Karl Martens Watercolor Birds

Karl Martens Watercolor Birds


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The minute I laid eyes on Karl Martens’ art, I went to work to find out more about him.

In this video Karl Martens talks to Cathy Sayers about his work and his forthcoming exhibition ‘All of a Feather II’ at Cricket Fine Art, Chelsea, London from 29th October – 9th November 2013. Enjoy!

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A quest for the unexpected

Shih-t’ao (Chinese, 1642-1707) maintained that the artist needs to trust his or her own ability. Being receptive to impressions is more important than knowledge. In other words, the artist needs to be in touch with intuition.

In painting and calligraphy, the first stroke is the most important. It comes from nothing and manifests something. This is what Shih-t’ao calls the Holistic Brushstroke. It creates something where nothing was. Optimally, it contains no planned thought. It emanates from “emptiness”.

My struggle is to apply this to my painting, just as struggle to apply it when practicing Sho do (character calligraphy) or Zen Calligraphy (non-figurative, emotional calligraphic painting). The best results are achieved when no thought is given to it – when the mind rests and intuition takes over – Mu shin. Another aspect is to try accept what is, and not try to adjust it.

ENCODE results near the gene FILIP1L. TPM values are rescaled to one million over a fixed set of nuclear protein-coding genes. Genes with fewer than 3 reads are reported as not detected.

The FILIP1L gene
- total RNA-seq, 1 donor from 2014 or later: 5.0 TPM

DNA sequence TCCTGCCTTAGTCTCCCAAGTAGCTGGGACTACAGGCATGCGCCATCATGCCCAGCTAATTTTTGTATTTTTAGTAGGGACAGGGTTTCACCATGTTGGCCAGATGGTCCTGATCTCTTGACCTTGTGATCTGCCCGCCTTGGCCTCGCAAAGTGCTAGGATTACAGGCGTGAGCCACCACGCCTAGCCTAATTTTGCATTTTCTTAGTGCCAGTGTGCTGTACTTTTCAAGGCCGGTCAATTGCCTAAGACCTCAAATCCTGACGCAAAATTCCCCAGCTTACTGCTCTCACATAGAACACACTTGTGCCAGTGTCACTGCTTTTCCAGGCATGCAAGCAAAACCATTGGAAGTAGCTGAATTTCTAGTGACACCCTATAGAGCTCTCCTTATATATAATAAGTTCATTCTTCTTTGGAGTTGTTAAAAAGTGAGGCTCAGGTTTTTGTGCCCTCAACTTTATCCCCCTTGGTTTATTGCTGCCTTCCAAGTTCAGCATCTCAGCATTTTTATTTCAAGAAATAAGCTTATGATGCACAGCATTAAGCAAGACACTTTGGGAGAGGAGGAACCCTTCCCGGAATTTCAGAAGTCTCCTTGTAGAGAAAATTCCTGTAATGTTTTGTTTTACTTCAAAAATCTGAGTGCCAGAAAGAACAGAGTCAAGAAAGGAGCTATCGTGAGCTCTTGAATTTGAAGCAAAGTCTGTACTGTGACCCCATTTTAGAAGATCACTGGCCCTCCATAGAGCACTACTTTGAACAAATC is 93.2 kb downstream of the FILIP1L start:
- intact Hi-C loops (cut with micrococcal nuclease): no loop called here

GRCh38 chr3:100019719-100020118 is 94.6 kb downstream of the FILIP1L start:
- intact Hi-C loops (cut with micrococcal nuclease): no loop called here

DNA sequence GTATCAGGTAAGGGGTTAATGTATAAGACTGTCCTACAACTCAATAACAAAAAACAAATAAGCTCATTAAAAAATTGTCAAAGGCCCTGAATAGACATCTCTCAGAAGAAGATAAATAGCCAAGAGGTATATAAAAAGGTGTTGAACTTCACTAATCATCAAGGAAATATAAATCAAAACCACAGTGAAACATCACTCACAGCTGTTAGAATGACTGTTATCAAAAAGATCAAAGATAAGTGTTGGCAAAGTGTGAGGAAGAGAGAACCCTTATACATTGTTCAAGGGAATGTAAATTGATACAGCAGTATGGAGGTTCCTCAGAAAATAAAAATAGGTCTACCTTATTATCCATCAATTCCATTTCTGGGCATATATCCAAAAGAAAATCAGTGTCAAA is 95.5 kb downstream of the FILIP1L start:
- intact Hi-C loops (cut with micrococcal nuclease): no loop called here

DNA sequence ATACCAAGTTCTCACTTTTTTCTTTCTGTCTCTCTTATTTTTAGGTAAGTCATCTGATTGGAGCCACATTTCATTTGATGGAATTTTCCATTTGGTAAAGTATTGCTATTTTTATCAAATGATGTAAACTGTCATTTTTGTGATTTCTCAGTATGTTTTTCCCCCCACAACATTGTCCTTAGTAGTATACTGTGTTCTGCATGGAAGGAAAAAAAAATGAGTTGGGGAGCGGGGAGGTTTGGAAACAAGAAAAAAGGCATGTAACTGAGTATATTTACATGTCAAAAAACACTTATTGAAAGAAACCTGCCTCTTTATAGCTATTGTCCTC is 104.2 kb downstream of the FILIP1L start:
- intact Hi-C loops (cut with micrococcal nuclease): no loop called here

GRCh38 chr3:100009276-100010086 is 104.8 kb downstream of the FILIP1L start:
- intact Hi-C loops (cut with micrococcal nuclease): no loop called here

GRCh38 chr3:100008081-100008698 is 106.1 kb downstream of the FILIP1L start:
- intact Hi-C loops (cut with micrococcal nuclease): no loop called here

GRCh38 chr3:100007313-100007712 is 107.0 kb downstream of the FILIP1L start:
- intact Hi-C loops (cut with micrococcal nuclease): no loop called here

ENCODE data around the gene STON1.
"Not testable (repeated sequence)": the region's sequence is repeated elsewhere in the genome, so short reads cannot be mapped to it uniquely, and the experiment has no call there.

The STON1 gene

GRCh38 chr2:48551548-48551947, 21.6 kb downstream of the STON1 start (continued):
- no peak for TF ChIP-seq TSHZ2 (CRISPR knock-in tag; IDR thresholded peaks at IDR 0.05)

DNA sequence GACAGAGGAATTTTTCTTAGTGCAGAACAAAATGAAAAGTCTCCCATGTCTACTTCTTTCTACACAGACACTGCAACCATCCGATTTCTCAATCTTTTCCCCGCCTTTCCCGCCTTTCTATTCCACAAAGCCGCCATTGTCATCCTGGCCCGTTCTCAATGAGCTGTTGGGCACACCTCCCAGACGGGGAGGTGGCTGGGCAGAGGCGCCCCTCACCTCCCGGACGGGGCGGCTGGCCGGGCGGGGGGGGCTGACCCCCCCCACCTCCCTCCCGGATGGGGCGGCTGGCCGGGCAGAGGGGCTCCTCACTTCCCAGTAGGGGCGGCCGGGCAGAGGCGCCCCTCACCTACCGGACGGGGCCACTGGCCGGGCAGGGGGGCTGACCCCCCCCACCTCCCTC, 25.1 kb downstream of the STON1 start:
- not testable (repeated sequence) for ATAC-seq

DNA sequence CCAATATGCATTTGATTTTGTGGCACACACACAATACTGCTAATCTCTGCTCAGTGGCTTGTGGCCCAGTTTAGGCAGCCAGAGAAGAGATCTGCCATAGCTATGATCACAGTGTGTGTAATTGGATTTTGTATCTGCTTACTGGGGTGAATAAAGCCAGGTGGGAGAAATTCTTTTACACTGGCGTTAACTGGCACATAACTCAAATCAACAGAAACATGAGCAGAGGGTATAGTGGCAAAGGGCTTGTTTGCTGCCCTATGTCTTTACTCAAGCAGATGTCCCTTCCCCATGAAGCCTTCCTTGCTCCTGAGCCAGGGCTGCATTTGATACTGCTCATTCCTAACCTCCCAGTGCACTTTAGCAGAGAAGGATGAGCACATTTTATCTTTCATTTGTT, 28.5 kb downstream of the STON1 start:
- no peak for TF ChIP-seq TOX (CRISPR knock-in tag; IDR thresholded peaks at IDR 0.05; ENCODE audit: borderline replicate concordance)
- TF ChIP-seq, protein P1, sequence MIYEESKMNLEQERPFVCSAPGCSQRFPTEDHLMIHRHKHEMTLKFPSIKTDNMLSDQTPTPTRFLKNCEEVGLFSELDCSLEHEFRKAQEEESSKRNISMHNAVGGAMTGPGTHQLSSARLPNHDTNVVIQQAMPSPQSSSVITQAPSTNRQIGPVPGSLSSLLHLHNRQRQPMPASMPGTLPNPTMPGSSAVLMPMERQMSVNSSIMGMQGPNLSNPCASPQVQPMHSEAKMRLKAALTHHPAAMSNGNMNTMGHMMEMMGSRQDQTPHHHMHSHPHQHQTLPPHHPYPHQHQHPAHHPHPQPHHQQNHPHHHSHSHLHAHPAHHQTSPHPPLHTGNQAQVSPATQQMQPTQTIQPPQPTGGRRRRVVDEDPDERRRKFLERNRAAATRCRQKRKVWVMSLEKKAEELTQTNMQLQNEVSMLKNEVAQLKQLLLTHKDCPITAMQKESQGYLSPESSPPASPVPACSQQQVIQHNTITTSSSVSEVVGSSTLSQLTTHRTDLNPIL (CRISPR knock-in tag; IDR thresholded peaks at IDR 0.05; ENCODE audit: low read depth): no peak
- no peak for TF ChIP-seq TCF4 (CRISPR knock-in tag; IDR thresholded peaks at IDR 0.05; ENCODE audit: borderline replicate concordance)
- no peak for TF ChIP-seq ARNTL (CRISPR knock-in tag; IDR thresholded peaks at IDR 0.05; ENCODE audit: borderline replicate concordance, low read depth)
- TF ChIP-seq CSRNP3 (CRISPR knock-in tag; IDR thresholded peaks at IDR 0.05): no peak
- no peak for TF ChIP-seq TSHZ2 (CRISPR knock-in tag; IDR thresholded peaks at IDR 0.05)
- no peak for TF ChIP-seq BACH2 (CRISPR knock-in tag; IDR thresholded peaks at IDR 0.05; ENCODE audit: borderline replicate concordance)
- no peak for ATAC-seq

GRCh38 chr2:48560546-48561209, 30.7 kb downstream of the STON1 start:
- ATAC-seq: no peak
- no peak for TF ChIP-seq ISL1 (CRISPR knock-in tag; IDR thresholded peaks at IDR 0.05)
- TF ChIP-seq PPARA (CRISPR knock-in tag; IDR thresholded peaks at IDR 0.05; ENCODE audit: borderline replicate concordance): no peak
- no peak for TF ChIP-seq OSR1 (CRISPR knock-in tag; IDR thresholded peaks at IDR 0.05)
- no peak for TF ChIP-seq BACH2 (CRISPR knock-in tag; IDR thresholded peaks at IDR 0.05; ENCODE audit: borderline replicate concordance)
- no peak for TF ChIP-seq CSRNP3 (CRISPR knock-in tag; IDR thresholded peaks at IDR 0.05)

The true Holistic Brushstroke also describes a “method without method”. A way of achieving without intention. Doing through non-doing which, in Zen Calligraphy, is the most important aspect. This can also be said to be true in Kyudo (The way of the bow – Japanese archery). In Kyudo we try not to think of hitting the target. This is extremely difficult, but also the only way to hit it properly. Practicing Kyudo therefore is a complement to my painting and calligraphy. It helps me to train awareness of body, mind and bow and/or brush. It also helps me to disregard the goal and stay aware of the brush strokes, trusting my intuition to lead my brushstrokes. The few times I truly achieve this, the result always ends up surprising me.

Just as the union of calligraphy ink and paper always provides unexpected results, so does the watercolor on this rough hand made paper. Especially when calligraphy brushes are used. Each paper reacts differently to the medium. Sometimes it absorbs immediately, and other times it doesn’t absorb at all. A simple brush provides less control than fine one, and sometimes the opposite is true. This uncertainty is what inspires me. What will happen this time? In order to give life to some areas I sometimes use salt on the paper, which creates unexpected patterns as the paint dries. All in order to confront the unexpected.

Karl Mårtens


I hope you found some inspiration in Karl Martens painting technique. I personally love how large his paintings are and how loose he paints using large brush strokes.

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